The Problems Facing Democracy
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The Problems Facing Democracy

  • Author(s): Samsonov, Arseniy
  • Advisor(s): Chwe, Michael
  • et al.
Abstract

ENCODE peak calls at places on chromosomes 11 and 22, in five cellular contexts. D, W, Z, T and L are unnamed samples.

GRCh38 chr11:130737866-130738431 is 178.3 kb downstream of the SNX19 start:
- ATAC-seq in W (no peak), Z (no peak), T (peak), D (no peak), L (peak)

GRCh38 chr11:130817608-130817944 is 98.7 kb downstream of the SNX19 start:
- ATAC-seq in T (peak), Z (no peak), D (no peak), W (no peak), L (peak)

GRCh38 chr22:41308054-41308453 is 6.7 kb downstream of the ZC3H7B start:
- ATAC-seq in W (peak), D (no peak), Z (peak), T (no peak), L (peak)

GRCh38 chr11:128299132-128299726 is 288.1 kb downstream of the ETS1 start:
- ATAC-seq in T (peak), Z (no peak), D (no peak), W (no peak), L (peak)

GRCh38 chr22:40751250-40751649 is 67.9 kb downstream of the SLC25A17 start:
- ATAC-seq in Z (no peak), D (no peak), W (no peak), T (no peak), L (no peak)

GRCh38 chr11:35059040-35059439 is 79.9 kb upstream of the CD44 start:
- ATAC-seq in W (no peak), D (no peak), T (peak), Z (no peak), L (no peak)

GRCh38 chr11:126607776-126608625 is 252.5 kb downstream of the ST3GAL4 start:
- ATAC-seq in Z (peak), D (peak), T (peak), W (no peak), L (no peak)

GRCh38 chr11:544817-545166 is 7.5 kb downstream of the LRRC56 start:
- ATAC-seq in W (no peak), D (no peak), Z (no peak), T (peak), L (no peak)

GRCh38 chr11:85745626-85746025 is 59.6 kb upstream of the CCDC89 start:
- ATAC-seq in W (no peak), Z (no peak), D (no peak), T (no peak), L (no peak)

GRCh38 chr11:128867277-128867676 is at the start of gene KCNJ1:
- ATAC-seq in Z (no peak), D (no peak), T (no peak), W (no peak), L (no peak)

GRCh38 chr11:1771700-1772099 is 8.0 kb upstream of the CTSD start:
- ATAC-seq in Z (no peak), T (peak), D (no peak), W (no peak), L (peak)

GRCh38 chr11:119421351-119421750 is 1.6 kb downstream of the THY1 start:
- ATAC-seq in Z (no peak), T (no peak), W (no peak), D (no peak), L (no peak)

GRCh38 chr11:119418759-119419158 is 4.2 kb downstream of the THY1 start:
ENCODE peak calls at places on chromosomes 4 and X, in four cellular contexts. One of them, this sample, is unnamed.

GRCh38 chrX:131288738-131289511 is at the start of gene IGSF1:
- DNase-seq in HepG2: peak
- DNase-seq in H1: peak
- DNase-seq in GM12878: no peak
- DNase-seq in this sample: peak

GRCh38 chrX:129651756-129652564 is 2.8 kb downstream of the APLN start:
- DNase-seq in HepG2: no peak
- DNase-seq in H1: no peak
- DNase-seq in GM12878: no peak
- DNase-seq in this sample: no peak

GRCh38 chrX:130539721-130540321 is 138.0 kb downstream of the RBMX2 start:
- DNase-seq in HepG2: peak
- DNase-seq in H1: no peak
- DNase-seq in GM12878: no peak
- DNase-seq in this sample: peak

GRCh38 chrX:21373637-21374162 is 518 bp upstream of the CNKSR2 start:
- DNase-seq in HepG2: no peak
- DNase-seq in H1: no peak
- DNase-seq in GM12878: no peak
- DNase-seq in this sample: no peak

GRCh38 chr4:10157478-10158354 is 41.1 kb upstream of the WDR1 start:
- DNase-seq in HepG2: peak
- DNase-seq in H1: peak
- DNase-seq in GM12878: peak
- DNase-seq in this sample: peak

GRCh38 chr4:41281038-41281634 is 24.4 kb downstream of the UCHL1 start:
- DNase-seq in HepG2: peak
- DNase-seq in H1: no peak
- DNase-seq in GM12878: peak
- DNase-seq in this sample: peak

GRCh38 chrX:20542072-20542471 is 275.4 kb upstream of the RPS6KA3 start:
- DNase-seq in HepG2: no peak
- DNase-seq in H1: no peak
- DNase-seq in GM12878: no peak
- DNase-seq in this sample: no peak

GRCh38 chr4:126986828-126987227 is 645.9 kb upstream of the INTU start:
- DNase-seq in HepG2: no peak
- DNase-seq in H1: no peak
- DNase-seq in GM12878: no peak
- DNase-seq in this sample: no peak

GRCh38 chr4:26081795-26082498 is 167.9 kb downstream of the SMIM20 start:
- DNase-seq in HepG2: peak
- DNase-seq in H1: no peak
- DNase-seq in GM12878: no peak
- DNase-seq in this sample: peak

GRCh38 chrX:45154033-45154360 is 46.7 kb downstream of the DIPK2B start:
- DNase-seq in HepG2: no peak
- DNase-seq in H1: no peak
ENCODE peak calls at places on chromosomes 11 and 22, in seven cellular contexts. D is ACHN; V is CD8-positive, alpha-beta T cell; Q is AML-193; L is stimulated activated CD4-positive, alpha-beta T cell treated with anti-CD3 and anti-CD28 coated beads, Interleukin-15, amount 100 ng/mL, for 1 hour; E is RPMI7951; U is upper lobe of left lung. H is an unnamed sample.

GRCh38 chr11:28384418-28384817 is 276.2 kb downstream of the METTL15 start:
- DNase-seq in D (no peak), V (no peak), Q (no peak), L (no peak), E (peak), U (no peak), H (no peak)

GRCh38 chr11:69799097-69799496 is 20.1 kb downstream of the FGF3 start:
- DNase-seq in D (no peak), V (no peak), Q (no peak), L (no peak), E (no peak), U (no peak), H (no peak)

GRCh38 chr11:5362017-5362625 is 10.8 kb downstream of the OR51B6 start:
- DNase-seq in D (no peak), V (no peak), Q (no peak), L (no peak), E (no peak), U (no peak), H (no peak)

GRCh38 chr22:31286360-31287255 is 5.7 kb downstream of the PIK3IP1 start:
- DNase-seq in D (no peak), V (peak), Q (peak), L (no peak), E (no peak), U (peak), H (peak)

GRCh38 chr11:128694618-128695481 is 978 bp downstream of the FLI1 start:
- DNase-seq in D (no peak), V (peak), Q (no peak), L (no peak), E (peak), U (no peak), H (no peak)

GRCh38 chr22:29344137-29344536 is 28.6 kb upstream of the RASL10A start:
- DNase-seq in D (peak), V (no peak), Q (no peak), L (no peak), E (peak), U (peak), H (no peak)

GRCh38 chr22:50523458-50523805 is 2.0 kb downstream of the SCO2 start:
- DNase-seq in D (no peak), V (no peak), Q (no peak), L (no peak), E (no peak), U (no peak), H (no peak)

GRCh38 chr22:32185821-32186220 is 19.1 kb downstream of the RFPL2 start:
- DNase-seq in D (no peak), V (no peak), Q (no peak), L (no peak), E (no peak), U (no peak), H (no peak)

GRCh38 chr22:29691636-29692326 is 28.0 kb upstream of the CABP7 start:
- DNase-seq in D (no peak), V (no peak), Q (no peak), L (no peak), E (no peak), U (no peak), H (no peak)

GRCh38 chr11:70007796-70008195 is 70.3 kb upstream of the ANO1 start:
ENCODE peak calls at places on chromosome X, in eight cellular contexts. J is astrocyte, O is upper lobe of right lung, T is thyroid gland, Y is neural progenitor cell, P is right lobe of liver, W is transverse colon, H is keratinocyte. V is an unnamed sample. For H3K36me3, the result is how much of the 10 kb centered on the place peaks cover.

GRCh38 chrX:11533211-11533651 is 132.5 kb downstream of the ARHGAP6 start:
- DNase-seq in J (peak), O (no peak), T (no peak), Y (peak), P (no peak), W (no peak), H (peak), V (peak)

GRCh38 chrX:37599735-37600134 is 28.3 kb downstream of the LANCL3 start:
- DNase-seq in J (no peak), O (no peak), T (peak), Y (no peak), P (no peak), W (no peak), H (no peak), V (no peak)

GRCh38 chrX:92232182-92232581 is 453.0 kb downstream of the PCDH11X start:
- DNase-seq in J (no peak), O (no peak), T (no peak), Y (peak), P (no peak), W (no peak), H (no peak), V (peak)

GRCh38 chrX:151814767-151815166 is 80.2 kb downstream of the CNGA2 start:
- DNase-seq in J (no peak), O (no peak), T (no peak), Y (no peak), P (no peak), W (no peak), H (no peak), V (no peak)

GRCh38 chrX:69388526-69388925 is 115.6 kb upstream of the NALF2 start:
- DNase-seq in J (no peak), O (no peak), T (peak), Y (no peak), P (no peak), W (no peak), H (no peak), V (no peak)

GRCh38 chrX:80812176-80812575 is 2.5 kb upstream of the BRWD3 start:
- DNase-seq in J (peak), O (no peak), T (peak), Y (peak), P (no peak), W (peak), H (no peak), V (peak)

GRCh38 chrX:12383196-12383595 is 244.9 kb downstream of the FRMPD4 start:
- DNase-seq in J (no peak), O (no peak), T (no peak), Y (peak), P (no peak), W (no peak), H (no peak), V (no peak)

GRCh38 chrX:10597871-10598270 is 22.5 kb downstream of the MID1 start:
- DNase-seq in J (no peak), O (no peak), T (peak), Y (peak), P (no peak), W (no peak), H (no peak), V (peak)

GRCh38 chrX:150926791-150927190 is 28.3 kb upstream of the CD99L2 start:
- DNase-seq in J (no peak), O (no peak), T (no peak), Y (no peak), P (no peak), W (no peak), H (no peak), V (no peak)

This dissertation studies three challenges that modern democracies face: the representation of ethnic minorities, media bias, and political disinformation on social media. The first chapter analyzes the representation of ethnic minorities in dictatorships and democracies. There is a widely held belief that minorities benefit from democracy. However, I find that, on average, when the largest ethnic group in a society exceeds half of the population, ethnic minorities are treated better in autocracies and full democracies than in semi-democratic countries. The intuition is that under autocracy a leader needs little popular support, and therefore a coalition of several minorities can rule. By contrast, in a semi-democracy, the leader needs the support of more people, so a coalition of small ethnic groups is insufficient; the largest group is enough, and no other groups are necessary. Finally, holding power in highly democratic countries requires broad support, and most ethnic groups get benefits. I use a modified Baron-Ferejohn bargaining game to model resource- and power-sharing among the ethnic groups. In this game, each ethnic group is a unitary actor. I analyze the scenario when there is one large and several small ethnic groups. At each stage of the game, a randomly selected player proposes the division of a resource. If a fixed share of the population accepts this division, players receive the payoffs accordingly, and the game ends. Otherwise, the game continues, and the available resource becomes less valuable. I call the share of the population required to accept the proposal "the size of the minimum winning coalition." This parameter measures how much support a leader needs to stay in power. If it is high or low, the expected ex-ante payoff of each small group is high. If it is medium, the payoff is low. Hence, the model predicts a U-shaped effect of the amount of support a leader needs on the welfare of minorities. To test the model's predictions, I use data on the government representation of ethnic minorities and two indices of executive constraints. The data is cross-national and covers over 20 years. The data shows a U-shaped relationship between the indices of executive constraints and the representation of minorities that the model predicts. The second chapter analyzes media bias in advanced democracies. The main question is whether voters are more competent if there are more media outlets. To understand this relationship, I provide a game-theoretic model of media capture and political persuasion in democratic countries. In the model, there are two politicians, the Incumbent and the Challenger. They co-opt the media by offering them access to information. In exchange, the media support politicians who are available for interviews or include journalists in press pools. Voters choose like-minded media. I show that if the Incumbent is sufficiently popular and has little policy information, then media bias in her favor weakly increases in the number of media outlets. Otherwise, media bias in the Incumbent's favor weakly decreases in the number of media outlets. The welfare of voters weakly increases and decreases in relative cases. The intuition is that, in equilibrium, the Incumbent can co-opt only one media outlet and ensure that enough voters read it. In this case, media outlets compete for access to the Incumbent and agree for a higher bias as their number increases. Another contribution of the chapter is explaining media bias in advanced democracies. Unlike in autocracies, it is hard for politicians to threaten or bribe journalists in such countries. The model in this chapter provides a mechanism of how politicians co-opt journalists using access to information. The third chapter focuses on political disinformation on social media and a potential remedy for it: fact-checking. Political fake news is dangerous for democracies. Social and government pressure made Facebook and Twitter start labeling posts that contain disinformation. However, often a government can not regulate all social media platforms. For instance, the U.S. government can regulate Facebook and Twitter, but not the international Telegram or the Indian Koo. Will making some but not all platforms fact-check increase the probability that voters make the best choice for themselves? If there is no regulation, will social media platforms fact-check? In the third chapter, I propose a game-theoretic model in which two platforms decide whether to fact-check a politician. One of the platforms is ex-ante more attractive to voters than the other. The politician chooses which of the platforms to use for communicating with voters and how often to misrepresent the state of the world if it is bad for her. Making the ex-ante more attractive platform fact-check increases the probability that voters make the best choice given the state of the world. If the politician has a low approval, her policy is unlikely to succeed, or one of the platforms is much more ex-ante attractive, then each platform will choose to fact-check without regulation. Otherwise, neither platform will choose to fact-check.

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